Kate Spade, Coach struggle to get outlet shoppers to pay more

Shoppers walk past a Coach outlet store.
Luke Sharrett | Bloomberg | Getty Images

Handbag makers continue to preach about drawing the line on discounts.

Yet while they tighten the reins on markdowns at department stores and standalone shops, there's one place they haven't been able to shake the habit: outlet malls.

Kate Spade said Wednesday that weak tourism trends at its outlet stores forced the label to ramp up discounts there in the fiscal third quarter. Management blamed the brand's gross margin contraction on this "deterioration" in its outlet business, saying it also pressured its comparable sales results.

The company's comments came one day after Coach said it has ratcheted up promotions at outlets, and as both brands are working to wean shoppers off discounts.

Kate Spade shares fell 10 percent in afternoon trading Wednesday, as Coach declined some 2 percent.

"The [outlet] environment remains heavily promotional," Kate Spade CEO Craig Leavitt told investors.

Both Kate Spade and Coach emphasized last quarter that they would work toward selling more of their products without a discount.

For Coach, that meant exiting 25 percent of the wholesale locations where it did business. For Kate, it meant tweaking its assortment of novelty products to juice full-price sales at its branded stores.

Though Kate Spade management warned at the time that the brand would become more promotional at outlet malls, its third-quarter results there came in weaker than projected. In particular, traffic and subsequent purchases in tourist cities were weaker relative to local markets than they were the prior quarter.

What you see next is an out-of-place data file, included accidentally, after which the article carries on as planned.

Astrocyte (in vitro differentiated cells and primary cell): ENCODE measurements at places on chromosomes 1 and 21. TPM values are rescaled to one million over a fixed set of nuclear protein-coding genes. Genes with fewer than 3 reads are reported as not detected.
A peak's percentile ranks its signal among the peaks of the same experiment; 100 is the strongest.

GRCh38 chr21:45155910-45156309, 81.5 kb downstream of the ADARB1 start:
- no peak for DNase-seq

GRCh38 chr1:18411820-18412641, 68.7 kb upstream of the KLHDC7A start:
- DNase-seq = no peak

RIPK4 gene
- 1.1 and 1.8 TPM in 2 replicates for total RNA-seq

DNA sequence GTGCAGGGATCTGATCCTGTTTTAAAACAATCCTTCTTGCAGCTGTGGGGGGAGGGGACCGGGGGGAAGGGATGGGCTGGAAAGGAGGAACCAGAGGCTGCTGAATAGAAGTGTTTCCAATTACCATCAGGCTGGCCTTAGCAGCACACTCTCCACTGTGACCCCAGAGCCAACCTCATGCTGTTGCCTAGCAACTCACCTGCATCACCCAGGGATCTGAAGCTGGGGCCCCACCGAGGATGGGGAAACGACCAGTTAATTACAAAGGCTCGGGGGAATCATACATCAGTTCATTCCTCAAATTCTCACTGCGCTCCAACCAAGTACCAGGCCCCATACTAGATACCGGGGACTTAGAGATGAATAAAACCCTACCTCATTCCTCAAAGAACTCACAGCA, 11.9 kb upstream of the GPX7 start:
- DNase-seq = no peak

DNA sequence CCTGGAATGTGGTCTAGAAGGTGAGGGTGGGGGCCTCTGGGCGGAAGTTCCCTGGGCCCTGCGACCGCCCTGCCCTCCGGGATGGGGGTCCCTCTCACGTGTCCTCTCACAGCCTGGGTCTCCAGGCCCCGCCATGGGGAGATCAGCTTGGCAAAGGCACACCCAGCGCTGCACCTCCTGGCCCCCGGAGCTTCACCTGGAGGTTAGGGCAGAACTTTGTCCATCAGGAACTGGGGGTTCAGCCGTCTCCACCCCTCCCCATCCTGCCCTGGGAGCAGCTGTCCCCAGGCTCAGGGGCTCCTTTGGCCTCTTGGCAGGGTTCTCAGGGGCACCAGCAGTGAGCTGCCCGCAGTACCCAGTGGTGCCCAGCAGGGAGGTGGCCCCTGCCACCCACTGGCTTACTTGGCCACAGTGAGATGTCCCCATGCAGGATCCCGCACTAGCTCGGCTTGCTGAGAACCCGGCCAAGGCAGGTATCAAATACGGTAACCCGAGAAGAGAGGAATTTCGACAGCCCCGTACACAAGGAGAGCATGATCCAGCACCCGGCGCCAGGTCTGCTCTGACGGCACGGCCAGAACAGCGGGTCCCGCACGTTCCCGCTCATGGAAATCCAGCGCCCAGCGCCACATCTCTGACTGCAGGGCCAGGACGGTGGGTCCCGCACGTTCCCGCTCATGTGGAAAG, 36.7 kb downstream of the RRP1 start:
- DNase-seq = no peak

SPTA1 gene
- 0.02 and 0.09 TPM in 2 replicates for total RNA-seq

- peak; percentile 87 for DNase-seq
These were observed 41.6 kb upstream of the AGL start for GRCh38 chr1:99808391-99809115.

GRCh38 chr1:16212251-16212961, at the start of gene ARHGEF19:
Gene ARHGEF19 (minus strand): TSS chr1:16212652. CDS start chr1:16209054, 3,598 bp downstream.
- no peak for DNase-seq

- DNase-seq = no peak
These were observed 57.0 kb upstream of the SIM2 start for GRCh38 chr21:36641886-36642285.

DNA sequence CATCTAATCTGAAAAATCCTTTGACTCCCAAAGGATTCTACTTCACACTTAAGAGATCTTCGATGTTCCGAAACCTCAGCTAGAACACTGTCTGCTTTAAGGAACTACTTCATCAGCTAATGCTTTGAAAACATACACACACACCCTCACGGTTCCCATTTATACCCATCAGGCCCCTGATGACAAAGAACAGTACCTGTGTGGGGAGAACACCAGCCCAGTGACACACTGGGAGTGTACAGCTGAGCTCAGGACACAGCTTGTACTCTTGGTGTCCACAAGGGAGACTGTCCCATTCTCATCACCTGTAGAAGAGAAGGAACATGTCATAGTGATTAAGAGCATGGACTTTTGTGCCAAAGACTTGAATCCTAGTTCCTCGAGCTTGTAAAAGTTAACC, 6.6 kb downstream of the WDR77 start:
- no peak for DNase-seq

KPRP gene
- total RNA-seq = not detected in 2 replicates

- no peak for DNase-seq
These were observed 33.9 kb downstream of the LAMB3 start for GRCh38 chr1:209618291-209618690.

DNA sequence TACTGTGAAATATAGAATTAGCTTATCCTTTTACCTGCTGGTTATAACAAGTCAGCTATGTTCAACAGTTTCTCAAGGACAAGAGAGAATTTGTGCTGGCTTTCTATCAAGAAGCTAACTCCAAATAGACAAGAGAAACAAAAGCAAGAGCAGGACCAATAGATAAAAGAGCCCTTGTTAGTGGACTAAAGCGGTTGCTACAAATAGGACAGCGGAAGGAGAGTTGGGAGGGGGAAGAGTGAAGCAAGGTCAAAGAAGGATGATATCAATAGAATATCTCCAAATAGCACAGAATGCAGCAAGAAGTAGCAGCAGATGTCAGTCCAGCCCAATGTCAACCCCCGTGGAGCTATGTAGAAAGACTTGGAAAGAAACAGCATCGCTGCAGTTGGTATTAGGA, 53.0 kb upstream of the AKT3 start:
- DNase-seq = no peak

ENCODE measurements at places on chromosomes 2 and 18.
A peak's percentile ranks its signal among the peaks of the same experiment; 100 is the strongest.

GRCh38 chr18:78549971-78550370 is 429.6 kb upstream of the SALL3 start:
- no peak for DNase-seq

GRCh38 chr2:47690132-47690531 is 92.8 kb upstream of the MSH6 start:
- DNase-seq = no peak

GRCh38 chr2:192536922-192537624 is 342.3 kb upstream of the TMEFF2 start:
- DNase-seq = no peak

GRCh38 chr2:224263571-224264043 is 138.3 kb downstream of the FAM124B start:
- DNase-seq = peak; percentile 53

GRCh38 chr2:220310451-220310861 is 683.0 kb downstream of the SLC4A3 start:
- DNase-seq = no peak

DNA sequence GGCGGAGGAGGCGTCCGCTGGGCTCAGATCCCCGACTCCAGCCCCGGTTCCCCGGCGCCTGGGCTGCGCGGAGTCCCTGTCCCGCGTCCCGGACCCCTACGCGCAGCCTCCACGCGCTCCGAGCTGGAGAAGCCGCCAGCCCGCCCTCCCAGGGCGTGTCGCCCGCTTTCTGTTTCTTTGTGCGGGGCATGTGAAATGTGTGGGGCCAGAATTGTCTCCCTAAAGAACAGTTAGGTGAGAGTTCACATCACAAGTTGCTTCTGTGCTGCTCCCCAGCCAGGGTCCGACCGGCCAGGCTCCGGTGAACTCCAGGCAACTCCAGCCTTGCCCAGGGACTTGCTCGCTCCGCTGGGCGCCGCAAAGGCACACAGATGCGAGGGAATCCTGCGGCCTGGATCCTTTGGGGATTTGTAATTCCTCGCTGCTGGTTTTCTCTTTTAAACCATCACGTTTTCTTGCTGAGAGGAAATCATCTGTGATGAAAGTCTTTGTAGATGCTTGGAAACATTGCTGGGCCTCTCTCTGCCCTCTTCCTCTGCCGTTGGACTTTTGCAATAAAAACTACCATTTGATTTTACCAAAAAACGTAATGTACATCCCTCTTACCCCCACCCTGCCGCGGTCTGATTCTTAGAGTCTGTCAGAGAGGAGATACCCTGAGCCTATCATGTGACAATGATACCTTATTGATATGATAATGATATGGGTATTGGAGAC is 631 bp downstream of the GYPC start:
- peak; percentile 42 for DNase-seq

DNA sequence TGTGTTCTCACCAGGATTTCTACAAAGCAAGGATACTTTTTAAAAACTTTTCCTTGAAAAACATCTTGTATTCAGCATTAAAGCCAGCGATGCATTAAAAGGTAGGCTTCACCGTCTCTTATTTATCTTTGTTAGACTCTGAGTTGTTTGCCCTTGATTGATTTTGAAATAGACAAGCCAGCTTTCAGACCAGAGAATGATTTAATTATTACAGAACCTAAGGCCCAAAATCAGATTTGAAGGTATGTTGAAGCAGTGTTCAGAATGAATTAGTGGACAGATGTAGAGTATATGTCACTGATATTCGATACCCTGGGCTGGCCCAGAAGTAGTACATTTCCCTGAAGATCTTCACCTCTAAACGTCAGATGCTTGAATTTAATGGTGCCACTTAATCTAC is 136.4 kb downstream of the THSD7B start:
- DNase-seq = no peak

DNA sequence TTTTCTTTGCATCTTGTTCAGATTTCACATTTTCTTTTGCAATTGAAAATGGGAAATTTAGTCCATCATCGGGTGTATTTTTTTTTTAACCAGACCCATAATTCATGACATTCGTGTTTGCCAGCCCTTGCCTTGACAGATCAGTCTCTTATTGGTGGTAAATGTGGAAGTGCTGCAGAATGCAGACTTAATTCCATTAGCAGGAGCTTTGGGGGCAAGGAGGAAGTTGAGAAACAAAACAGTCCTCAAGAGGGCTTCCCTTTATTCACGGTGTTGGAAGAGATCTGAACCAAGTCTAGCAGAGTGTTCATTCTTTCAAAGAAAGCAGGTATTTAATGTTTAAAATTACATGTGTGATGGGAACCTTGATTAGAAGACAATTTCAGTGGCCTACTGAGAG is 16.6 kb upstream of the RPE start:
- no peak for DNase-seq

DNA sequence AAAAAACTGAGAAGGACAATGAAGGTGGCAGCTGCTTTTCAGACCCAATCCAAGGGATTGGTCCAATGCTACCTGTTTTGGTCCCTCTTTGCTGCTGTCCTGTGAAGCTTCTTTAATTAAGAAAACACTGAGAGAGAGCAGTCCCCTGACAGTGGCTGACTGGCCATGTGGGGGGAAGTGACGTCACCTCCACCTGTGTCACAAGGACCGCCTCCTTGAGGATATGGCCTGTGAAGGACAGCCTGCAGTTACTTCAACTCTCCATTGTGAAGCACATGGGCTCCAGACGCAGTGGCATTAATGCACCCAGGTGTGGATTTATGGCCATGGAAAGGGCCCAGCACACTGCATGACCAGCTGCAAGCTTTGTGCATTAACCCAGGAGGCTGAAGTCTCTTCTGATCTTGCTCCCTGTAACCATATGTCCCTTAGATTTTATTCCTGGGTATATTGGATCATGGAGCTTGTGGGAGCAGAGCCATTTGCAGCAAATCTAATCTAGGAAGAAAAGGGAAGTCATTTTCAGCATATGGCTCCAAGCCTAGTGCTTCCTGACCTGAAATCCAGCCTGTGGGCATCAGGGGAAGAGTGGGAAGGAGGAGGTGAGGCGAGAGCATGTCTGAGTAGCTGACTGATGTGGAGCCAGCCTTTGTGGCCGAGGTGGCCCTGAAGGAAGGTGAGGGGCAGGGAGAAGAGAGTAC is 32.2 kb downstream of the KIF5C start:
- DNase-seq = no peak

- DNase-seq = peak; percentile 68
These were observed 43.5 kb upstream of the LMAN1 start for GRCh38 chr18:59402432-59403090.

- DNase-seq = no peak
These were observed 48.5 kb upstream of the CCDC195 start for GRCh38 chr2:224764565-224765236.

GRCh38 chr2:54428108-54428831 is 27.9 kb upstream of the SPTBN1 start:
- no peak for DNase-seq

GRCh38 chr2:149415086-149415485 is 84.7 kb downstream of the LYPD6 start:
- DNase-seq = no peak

Because Kate Spade has just 67 North American outlet stores, its footprint is skewed toward higher-volume tourist cities — meaning fewer international travelers hurt its results disproportionately.

If it weren't for its outlet business, management said the company's gross margin would have increased over the prior year, as it conducted a greater percentage of sales in its traditional stores without a discount. Its comparable sales likewise would have been stronger.

"We have seen a strong response from customers in our full-price business," Leavitt said, later adding there's "extremely low crossover" between its full-price and outlet customers.

While management expects tourist-related pressures on outlet stores to ease, the company is walking back its prior expansion plans. The brand now plans to operate roughly 100 North American outlet shops in the long term, down from its previous target of 125 to 150.

As for Coach, its heavy presence in outlet malls is one of the biggest knocks skeptics have about its prospective turnaround. While the label has successfully persuaded shoppers to pay more for its handbags at full-price stores, promotional levels in its outlet stores remain elevated.

"The greatest improvement [at Coach] is coming from full-price stores ... but full-price stores represent less than 15 percent of total sales by our estimates," Citi analyst Paul Lejuez told investors Wednesday.

Like its competitors, Michael Kors has taken a stand against promotions, saying it will no longer participate in certain broad-based sales events at department stores. Kors will report its fiscal second-quarter results next Thursday.

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